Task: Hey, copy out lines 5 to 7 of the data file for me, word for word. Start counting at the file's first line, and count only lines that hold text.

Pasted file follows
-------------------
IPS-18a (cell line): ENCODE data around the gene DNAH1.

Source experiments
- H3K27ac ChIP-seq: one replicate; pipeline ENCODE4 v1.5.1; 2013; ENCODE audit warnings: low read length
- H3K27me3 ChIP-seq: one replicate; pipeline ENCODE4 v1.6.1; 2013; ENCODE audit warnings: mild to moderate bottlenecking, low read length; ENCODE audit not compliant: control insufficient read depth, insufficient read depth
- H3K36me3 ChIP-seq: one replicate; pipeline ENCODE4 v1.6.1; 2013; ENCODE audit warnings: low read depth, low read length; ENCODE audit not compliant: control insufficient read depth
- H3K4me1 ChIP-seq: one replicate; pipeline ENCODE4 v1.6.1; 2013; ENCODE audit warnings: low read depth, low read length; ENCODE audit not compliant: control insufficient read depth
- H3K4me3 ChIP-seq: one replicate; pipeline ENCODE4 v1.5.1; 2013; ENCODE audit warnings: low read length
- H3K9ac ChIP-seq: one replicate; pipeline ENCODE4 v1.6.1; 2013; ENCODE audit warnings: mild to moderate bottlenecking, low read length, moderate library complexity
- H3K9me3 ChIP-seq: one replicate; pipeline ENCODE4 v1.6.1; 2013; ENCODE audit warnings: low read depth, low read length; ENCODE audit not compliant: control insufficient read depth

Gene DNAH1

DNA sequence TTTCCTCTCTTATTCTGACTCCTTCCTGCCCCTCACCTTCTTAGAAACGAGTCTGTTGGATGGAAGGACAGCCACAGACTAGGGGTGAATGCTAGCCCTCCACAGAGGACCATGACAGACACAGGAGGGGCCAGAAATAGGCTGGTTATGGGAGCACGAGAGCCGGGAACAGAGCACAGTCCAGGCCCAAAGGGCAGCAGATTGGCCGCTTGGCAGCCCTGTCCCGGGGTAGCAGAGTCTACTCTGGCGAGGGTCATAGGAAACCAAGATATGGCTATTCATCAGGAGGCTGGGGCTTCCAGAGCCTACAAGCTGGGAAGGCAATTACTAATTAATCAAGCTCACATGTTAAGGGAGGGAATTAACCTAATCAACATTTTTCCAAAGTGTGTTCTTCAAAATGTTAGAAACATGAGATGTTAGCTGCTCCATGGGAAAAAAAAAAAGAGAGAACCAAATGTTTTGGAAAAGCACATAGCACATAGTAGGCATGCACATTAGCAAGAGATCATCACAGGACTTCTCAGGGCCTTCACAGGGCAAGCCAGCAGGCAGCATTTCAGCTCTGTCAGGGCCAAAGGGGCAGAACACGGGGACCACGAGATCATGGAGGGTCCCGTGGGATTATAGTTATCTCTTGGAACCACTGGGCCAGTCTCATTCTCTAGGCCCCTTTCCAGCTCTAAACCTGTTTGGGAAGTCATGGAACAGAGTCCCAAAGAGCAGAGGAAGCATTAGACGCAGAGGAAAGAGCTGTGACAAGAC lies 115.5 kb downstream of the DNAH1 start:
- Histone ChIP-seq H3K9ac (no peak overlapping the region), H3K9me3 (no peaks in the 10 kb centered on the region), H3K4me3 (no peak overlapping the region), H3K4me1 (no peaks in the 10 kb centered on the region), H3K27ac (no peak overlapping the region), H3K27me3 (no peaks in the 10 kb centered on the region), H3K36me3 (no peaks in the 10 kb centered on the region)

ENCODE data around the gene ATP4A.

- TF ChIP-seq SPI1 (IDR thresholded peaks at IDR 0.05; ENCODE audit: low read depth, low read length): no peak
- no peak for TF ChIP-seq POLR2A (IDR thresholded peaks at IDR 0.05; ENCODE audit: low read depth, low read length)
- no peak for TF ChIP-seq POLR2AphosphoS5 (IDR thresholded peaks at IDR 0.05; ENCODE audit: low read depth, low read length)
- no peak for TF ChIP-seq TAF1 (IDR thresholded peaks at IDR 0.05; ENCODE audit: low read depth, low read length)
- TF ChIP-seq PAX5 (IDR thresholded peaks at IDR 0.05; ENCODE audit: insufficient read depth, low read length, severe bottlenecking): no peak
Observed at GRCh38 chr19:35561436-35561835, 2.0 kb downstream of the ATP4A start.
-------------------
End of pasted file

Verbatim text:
- H3K36me3 ChIP-seq: one replicate; pipeline ENCODE4 v1.6.1; 2013; ENCODE audit warnings: low read depth, low read length; ENCODE audit not compliant: control insufficient read depth
- H3K4me1 ChIP-seq: one replicate; pipeline ENCODE4 v1.6.1; 2013; ENCODE audit warnings: low read depth, low read length; ENCODE audit not compliant: control insufficient read depth
- H3K4me3 ChIP-seq: one replicate; pipeline ENCODE4 v1.5.1; 2013; ENCODE audit warnings: low read length